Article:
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It was. This was the first time I’d seen it on a bookstore shelf — one usually buys technical books online these days — so it was a treat. I admired it briefly, took a quick photo, and then turned for the stairs. Bookstores are a wee bit dangerous, for me. But just a quick browse; what could it hurt? I hoped to escape Green Apple unscathed, but nooooooo….

Jules Feiffer’s latest, the noir-tinged graphic novel Kill My Mother, has just come out. Green Apple had it. Into the shopping bag. I picked up several more enticing volumes, then put them down again, because the Feiffer was a bit extravagant. Just one, just one, I’ll be fine!

Then I saw The Book of Monelle by French symbolist Marcel Schwob, whom I’d recently been reading about at Weird Fiction Review — they’ve put translations of two of his stories online (here, and here). My fingers twitched. Into the shopping bag. Quick, close my eyes, to the register, pay — go!

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Aura and Constancia: Ghost Stories from Carlos Fuentes

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I’m on a Carlos Fuentes kick right now. A Latin American kick, really, but Fuentes seemed like a good place to start, if for no other reason than I’ve been meaning to read The Crystal Frontier for a while, and because I recently read an excerpt from Terra Nostra that blew me away (and another one that, unfortunately, really didn’t). Of course, being me, I didn’t actually start with The Crystal Frontier, but with the 1962 short novel Aura, relatively unknown to English-language readers, but arguably Fuentes’ most popular work among the Spanish-language reading public, and one that a Mexican blogger once wrote me was his favorite of Fuentes’ “horror stories.” Oh, and look: there on my bookshelf, patient and forgotten, is the collection Constancia, and other stories for virgins (1989) — I don’t go down my to-be-read pile in the order of purchase, and, well, sometimes things fall through the cracks. Or off my bedside table, as the case may be.

So, Aura first, Constancia next. This was a fortuitous ordering, because the novella Constancia (the first novella from the collection) is in many ways Aura revisited….

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Reading Pariah Missouri

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Pariah, Missouri – Book 1: Answering the Call
Decade Brothers Studios
Created and Written by Andres Salazar
Pencils by Jose Pescador
Finishes, Coloring, and Letters by Andres Salazar

Writer Andres Salazar contacted me not too long ago, about his new series Pariah, Missouri (Book 1: Answering the Call is due to hit comic book stores this Wednesday, August 28). I don’t normally do on-request reviews, but his supernatural western series sounded fun, and I had a little spare time, so here goes…

First off: this is a beautiful book. Artist Jose Pescador’s detailed yet uncluttered pencils and Salazar’s understated ink washes produce an old-timey, moody, almost noirish feel to the art that matches the story’s era and occult narrative quite well. I like the full-page splash of Marshal Kane, shown above, quite a lot — it’s almost like a woodcut. The use of isolated areas of contrasting colors in otherwise monochromatic panels (Kane’s yellow badge; the boys’ rust-colored trousers) is very effective.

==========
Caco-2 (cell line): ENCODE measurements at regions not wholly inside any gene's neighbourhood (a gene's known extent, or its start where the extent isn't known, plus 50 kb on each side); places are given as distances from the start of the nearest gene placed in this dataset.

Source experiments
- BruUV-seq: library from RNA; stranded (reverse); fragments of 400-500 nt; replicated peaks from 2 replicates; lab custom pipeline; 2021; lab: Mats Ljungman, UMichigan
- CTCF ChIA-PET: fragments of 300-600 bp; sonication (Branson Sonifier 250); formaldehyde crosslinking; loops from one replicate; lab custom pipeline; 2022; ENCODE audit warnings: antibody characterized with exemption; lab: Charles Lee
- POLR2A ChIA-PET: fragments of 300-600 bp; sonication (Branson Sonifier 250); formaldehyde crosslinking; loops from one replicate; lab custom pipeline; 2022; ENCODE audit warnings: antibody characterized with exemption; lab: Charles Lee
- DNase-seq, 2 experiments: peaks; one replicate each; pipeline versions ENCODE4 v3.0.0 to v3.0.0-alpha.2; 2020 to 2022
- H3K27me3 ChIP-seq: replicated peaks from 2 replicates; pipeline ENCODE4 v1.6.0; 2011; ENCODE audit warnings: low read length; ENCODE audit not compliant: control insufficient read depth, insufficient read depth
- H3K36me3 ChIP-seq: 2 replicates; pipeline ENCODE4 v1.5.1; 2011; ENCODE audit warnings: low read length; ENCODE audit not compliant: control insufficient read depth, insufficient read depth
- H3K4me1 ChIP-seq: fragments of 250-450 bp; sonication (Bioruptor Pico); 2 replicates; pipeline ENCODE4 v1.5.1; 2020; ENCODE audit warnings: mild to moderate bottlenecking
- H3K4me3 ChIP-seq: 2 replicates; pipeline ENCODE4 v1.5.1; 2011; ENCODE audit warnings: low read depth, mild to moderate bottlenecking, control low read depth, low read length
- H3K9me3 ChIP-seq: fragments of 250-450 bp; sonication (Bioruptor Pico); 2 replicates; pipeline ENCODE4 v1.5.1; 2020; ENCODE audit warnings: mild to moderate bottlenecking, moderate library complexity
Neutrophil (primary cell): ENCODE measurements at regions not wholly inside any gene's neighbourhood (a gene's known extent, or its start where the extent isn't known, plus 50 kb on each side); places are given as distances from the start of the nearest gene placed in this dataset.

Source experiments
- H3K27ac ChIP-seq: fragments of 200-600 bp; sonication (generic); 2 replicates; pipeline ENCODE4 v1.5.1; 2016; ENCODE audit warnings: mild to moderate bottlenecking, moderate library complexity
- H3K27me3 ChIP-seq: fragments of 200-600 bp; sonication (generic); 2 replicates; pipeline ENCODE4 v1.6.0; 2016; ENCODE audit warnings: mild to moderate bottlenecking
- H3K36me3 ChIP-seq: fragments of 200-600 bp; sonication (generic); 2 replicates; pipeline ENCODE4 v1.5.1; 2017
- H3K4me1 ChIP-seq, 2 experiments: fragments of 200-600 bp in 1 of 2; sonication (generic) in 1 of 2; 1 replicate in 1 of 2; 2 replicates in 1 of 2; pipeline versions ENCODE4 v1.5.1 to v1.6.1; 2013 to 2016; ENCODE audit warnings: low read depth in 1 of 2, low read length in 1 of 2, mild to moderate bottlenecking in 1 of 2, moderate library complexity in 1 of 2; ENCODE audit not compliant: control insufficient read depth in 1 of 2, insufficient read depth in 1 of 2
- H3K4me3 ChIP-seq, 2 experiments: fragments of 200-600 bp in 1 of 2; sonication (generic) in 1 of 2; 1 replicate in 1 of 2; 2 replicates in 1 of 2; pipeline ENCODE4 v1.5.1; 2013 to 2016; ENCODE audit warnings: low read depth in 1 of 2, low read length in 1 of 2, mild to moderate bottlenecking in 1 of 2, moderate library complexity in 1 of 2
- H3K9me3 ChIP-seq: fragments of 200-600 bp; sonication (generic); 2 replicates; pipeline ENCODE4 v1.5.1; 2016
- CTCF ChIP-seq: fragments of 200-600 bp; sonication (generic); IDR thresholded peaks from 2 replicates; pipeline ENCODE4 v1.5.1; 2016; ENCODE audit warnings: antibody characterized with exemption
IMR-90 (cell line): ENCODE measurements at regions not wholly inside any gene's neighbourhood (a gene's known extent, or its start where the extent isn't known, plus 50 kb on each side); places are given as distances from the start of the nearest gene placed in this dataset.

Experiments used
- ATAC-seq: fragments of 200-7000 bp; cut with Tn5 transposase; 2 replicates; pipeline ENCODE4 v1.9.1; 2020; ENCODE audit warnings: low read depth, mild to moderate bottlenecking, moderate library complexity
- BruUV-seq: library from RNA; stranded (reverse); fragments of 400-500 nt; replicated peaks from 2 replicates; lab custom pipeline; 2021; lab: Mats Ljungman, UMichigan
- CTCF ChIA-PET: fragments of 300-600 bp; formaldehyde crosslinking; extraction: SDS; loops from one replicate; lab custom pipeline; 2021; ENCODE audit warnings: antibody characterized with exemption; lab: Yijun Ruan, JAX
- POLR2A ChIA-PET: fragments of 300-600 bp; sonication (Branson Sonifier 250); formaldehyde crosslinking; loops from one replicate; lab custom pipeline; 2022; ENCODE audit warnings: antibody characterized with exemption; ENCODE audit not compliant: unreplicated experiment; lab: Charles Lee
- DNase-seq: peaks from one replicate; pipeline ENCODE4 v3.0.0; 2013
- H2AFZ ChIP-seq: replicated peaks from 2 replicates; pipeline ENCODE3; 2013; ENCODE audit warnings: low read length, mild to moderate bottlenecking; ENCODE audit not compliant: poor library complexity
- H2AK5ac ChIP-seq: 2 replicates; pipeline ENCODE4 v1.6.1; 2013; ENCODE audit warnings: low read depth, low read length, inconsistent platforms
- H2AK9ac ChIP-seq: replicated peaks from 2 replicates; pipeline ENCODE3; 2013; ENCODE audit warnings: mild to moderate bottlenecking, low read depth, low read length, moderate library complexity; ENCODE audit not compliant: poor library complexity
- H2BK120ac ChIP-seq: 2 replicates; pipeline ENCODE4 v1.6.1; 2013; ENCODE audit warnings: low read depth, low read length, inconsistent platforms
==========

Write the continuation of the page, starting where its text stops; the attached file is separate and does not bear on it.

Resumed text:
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The narrative setup is fun, too: Pariah is a boom-town along the Missouri River run by a mysterious triad of “founders.” Hiram Buchanan is a young East-coast dandy and grifter who wanders into town, for no apparent reason. Why is he there? Are the sudden disappearances of the town’s Marshal and of two young boys related to a mysterious Punch & Judy show that arrives in town? Buchanan investigates, with the help of the fallen-on-hard-times orphaned daughter of one of the town’s late founders, and several loners with special magical talents…

It’s a good premise, and an interesting, suspenseful story. I like the cast of characters, there’s a lot of juicy drama simmering in the town, and the traveling Punch & Judy show was a nice creepy touch. My one complaint is that it all happens a bit too fast. I wouldn’t have minded if the story had been half again as long to give us more time getting to know the different characters and the town (and the monsters); there’s certainly enough meat here to justify that. For instance, there’s a lot of promise in the Kane character — and yet beyond the (kickass) scene where the splash page above comes from, we hardly see him at all, and he doesn’t really contribute to this episode’s denouement. Hopefully we get more of him in the next book.

And yes, there is a next book: the creators are running a Kickstarter campaign to fund Book 2 ; I’ve contributed, and I’m looking forward to the next chapter.

If you like westerns, supernatural horror, or occult detectives (or better yet, all of the above) — visit your local comic book store (and the Pariah, Missouri Kickstarter campaign) and check it out.